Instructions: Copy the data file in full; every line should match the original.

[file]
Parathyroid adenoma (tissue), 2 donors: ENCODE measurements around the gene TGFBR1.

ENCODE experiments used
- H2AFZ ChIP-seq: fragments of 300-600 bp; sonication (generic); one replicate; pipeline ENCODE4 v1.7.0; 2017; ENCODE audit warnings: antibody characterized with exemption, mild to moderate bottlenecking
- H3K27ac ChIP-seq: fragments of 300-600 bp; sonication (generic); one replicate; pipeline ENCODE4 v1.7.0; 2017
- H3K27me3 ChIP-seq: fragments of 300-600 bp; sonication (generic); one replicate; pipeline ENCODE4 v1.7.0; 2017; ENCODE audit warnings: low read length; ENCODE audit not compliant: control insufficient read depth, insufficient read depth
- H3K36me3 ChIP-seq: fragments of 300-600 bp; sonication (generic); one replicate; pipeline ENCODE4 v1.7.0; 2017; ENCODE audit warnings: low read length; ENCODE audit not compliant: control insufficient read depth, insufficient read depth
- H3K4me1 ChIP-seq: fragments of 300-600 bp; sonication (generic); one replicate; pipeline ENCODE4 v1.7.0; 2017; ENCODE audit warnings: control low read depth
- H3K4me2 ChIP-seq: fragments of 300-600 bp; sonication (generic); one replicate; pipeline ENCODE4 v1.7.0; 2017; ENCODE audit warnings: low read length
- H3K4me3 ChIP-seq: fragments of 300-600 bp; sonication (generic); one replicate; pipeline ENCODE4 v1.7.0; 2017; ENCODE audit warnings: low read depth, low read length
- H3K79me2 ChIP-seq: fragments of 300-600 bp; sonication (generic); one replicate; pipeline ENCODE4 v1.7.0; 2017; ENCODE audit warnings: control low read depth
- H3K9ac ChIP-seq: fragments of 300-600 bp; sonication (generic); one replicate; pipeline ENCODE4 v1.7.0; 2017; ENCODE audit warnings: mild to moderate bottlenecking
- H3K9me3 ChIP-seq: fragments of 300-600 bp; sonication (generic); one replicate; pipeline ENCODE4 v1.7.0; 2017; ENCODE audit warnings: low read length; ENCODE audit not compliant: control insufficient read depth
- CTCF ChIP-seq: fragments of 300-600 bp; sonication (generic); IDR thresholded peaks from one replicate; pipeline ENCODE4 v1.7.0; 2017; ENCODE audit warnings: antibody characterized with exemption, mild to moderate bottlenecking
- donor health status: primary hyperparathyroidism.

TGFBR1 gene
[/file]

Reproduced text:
Parathyroid adenoma (tissue), 2 donors: ENCODE measurements around the gene TGFBR1.

ENCODE experiments used
- H2AFZ ChIP-seq: fragments of 300-600 bp; sonication (generic); one replicate; pipeline ENCODE4 v1.7.0; 2017; ENCODE audit warnings: antibody characterized with exemption, mild to moderate bottlenecking
- H3K27ac ChIP-seq: fragments of 300-600 bp; sonication (generic); one replicate; pipeline ENCODE4 v1.7.0; 2017
- H3K27me3 ChIP-seq: fragments of 300-600 bp; sonication (generic); one replicate; pipeline ENCODE4 v1.7.0; 2017; ENCODE audit warnings: low read length; ENCODE audit not compliant: control insufficient read depth, insufficient read depth
- H3K36me3 ChIP-seq: fragments of 300-600 bp; sonication (generic); one replicate; pipeline ENCODE4 v1.7.0; 2017; ENCODE audit warnings: low read length; ENCODE audit not compliant: control insufficient read depth, insufficient read depth
- H3K4me1 ChIP-seq: fragments of 300-600 bp; sonication (generic); one replicate; pipeline ENCODE4 v1.7.0; 2017; ENCODE audit warnings: control low read depth
- H3K4me2 ChIP-seq: fragments of 300-600 bp; sonication (generic); one replicate; pipeline ENCODE4 v1.7.0; 2017; ENCODE audit warnings: low read length
- H3K4me3 ChIP-seq: fragments of 300-600 bp; sonication (generic); one replicate; pipeline ENCODE4 v1.7.0; 2017; ENCODE audit warnings: low read depth, low read length
- H3K79me2 ChIP-seq: fragments of 300-600 bp; sonication (generic); one replicate; pipeline ENCODE4 v1.7.0; 2017; ENCODE audit warnings: control low read depth
- H3K9ac ChIP-seq: fragments of 300-600 bp; sonication (generic); one replicate; pipeline ENCODE4 v1.7.0; 2017; ENCODE audit warnings: mild to moderate bottlenecking
- H3K9me3 ChIP-seq: fragments of 300-600 bp; sonication (generic); one replicate; pipeline ENCODE4 v1.7.0; 2017; ENCODE audit warnings: low read length; ENCODE audit not compliant: control insufficient read depth
- CTCF ChIP-seq: fragments of 300-600 bp; sonication (generic); IDR thresholded peaks from one replicate; pipeline ENCODE4 v1.7.0; 2017; ENCODE audit warnings: antibody characterized with exemption, mild to moderate bottlenecking
- donor health status: primary hyperparathyroidism.

TGFBR1 gene